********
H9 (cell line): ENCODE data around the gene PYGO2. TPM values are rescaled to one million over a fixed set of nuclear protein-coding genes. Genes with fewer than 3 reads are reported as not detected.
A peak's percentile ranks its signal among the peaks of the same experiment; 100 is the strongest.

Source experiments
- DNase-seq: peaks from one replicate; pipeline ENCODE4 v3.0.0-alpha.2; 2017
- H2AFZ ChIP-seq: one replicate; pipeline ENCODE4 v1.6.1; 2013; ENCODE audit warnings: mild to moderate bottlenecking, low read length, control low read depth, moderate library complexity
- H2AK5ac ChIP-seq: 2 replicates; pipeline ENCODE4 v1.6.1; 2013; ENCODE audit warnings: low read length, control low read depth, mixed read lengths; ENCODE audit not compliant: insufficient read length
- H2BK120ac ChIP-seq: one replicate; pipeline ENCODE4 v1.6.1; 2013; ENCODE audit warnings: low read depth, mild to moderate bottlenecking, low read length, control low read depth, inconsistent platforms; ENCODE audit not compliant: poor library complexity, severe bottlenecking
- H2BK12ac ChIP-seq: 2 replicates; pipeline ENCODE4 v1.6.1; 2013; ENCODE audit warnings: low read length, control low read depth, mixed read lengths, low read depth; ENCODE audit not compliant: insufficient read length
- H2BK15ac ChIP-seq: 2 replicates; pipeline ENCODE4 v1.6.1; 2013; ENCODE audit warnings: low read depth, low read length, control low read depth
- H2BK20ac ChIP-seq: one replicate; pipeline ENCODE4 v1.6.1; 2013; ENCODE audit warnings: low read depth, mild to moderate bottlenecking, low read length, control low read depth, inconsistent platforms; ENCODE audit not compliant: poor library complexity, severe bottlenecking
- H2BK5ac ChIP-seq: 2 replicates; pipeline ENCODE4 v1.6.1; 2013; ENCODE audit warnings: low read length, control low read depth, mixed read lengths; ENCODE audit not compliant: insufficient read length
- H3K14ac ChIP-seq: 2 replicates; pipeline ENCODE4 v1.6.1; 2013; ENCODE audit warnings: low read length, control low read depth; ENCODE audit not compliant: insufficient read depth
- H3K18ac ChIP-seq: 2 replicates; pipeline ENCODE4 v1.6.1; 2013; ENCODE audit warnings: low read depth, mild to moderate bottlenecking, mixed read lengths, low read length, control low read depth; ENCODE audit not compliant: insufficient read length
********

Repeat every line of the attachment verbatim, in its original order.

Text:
H9 (cell line): ENCODE data around the gene PYGO2. TPM values are rescaled to one million over a fixed set of nuclear protein-coding genes. Genes with fewer than 3 reads are reported as not detected.
A peak's percentile ranks its signal among the peaks of the same experiment; 100 is the strongest.

Source experiments
- DNase-seq: peaks from one replicate; pipeline ENCODE4 v3.0.0-alpha.2; 2017
- H2AFZ ChIP-seq: one replicate; pipeline ENCODE4 v1.6.1; 2013; ENCODE audit warnings: mild to moderate bottlenecking, low read length, control low read depth, moderate library complexity
- H2AK5ac ChIP-seq: 2 replicates; pipeline ENCODE4 v1.6.1; 2013; ENCODE audit warnings: low read length, control low read depth, mixed read lengths; ENCODE audit not compliant: insufficient read length
- H2BK120ac ChIP-seq: one replicate; pipeline ENCODE4 v1.6.1; 2013; ENCODE audit warnings: low read depth, mild to moderate bottlenecking, low read length, control low read depth, inconsistent platforms; ENCODE audit not compliant: poor library complexity, severe bottlenecking
- H2BK12ac ChIP-seq: 2 replicates; pipeline ENCODE4 v1.6.1; 2013; ENCODE audit warnings: low read length, control low read depth, mixed read lengths, low read depth; ENCODE audit not compliant: insufficient read length
- H2BK15ac ChIP-seq: 2 replicates; pipeline ENCODE4 v1.6.1; 2013; ENCODE audit warnings: low read depth, low read length, control low read depth
- H2BK20ac ChIP-seq: one replicate; pipeline ENCODE4 v1.6.1; 2013; ENCODE audit warnings: low read depth, mild to moderate bottlenecking, low read length, control low read depth, inconsistent platforms; ENCODE audit not compliant: poor library complexity, severe bottlenecking
- H2BK5ac ChIP-seq: 2 replicates; pipeline ENCODE4 v1.6.1; 2013; ENCODE audit warnings: low read length, control low read depth, mixed read lengths; ENCODE audit not compliant: insufficient read length
- H3K14ac ChIP-seq: 2 replicates; pipeline ENCODE4 v1.6.1; 2013; ENCODE audit warnings: low read length, control low read depth; ENCODE audit not compliant: insufficient read depth
- H3K18ac ChIP-seq: 2 replicates; pipeline ENCODE4 v1.6.1; 2013; ENCODE audit warnings: low read depth, mild to moderate bottlenecking, mixed read lengths, low read length, control low read depth; ENCODE audit not compliant: insufficient read length